Moving on, the third floor brings some novelty to otherwise-boring undead battles by having an exploding corpse enter the fray mid-way through them. The level's boss fight has you facing a necromancer, more Magic-Missile-ready imbued wights, and poison zombies coming from two sides. The fourth floor exchanges the difficulty of any one encounter with attrition-tension: after dealing with a swarm of false priests, you have to fight past a perpetually-replenishing supply of summons to kill their source. The final floor has a room with un-kitable powerful archers mixed in with a lot of melee fighters, followed by another mix of four clerics and melee fighters, and finally a marilith (a Cloudkill-casting, spell resistant demon that requires +2 weapons to hit) along with her cleric, ranged, and melee support.

Sound exhausting? Well don't worry, Josh Sawyer can't design everything, and as a result chapter 3 goes back to the doldrums. It has some beautiful levels, but they're filled with nothing but more standard undead, undead orcs, and undead pointy-eared white supremacists*. Some of them like spawning on top of you for extra annoyance. The final fight is a bust despite its haste and area-of-effect-damage spell casting mages; partly because of the layout of the map, partly because two hasted fighters are nothing to get worried about.

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These light rays appear even at night. Must be PEWS magic.

There's nothing noteworthy about chapter 4 except a nice battle where you have to deal with two Stoneskinned Drow spellswords, two Mirror Imaged mages, archers protected by a chokepoint, and two phase spiders who pop in from behind. It's a shame you can make the fight easier by exploiting the fog of war since Sawyer was the only developer who had the time and inclination to intelligently place call-for-help scripts in his base campaign areas. Sadly, the rest of the chapter has you facing even more undead and one of the easiest Liches on record (whose weakness is explained by a botched ritual). I'm guessing playtester experiences were involved in its nerfing.

Chapter 5 manages to be less interesting than the previous by offering nothing of value. The ice temple definitely could have benefited from call-for-help scripts, but placing them would be difficult because the mobs are grouped so close together that you could very well end up having to fight the entire floor at once (like certain Storm of Zehir single-digit-room dungeons). A particularly strange thing about this chapter is how most of this boring combat is completely optional: you can avoid everything in the temple's main floor just by not visiting it again after you free the slaves (if you choose to free them at all), and you can coerce the frost giant leader into handing over his badge without a fight. Of course since this is a combat game I had to kill them all for their loot and xp (plus they're evil and deserve killing).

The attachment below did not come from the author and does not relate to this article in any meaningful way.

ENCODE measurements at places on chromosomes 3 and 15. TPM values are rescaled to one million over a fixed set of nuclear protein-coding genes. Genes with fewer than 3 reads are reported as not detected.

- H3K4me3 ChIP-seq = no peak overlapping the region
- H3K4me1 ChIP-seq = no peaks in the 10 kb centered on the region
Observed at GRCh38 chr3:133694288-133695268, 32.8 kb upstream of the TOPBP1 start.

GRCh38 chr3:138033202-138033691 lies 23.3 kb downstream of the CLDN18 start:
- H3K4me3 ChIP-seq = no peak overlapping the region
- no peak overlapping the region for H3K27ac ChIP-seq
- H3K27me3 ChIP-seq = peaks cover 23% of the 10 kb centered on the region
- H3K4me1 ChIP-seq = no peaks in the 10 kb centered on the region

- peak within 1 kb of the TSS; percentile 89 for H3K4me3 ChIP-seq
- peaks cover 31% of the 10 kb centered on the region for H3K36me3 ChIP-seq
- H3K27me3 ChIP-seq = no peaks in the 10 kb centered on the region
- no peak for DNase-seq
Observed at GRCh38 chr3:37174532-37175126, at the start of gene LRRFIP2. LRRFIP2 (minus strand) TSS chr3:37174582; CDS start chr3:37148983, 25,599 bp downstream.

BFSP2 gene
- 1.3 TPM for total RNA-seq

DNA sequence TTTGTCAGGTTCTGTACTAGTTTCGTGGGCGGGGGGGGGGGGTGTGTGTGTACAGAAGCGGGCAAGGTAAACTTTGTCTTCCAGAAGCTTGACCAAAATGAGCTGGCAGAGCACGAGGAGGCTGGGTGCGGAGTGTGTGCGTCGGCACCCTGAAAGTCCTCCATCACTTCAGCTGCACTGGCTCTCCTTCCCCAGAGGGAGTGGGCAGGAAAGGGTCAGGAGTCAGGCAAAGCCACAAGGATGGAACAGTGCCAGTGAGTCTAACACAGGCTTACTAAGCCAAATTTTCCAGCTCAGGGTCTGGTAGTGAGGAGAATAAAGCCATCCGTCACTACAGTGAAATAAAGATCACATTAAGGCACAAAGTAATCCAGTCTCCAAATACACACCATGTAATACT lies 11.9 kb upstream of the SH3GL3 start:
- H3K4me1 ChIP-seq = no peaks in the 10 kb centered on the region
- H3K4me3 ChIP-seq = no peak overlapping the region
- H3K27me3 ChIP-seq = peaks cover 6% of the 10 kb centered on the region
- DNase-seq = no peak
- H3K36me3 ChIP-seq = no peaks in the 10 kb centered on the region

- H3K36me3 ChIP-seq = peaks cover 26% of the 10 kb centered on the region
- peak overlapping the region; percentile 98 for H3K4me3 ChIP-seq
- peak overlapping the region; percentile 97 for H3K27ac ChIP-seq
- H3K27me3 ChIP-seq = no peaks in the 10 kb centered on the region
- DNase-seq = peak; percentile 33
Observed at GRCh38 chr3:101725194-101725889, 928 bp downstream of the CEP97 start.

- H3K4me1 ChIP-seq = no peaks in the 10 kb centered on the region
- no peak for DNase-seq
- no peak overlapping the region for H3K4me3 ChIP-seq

Josh Sawyer delivers again with chapter 6. First up is a cramped room full of archers who snipe you when you approach their tower. Later on you have to deal with the mad mage Malavon. After killing the Cloudkill-casting jerk and his iron golems and confusion-inducing umber hulks, his real self shows up with a Corrosive Fog and a lot of teleporting. Finally, you have to survive a throng of greater mummies, zombie lords, and boneguard skeletons in order to destroy a statue.

Chapter 6 is also host to Icewind Dale's first and only moral dilemma: you can choose to kill an abusive creep to avenge his victims and/or to get his stuff or spare his life to free a Drow woman with a bad case of battered person syndrome. The creep in question isn't some would-be conqueror but rather a practical ex-adventurer indulging in the banality of evil. The drow herself has a history of abusing her brother and male slaves; a challenge to your possible empathy. While I enjoyed the choice agony, I imagine most people care little about the emotional problems of virtual people and would choose the option that gets them the loot.

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"You're a funny guy, Marketh. I like you. That's why I'm going to--damnit I already promised I wouldn't."

Sawyer didn't design frozen Easthaven (though he did help tune the final boss), but I like how it's a short victory lap instead of a meat grinder like most endgames tend to be. I'm not fond of the Pomab fight though; without using an area of effect instant death spell like Cloudkill or the appropriately-named Death Spell it would be an irritating slog thanks to those constantly teleporting fakes. The final battle itself is pretty easy (even though it's mined with traps, starts off by trolling pre-buffers with an immediate disspelling, and has two additional horned devils if you've already finished HoW), but it's just gatekeeping a cinematic so it doesn't matter. I believe more games should follow the dramatic structure of other works of fiction and have falling action after the gameplay climax.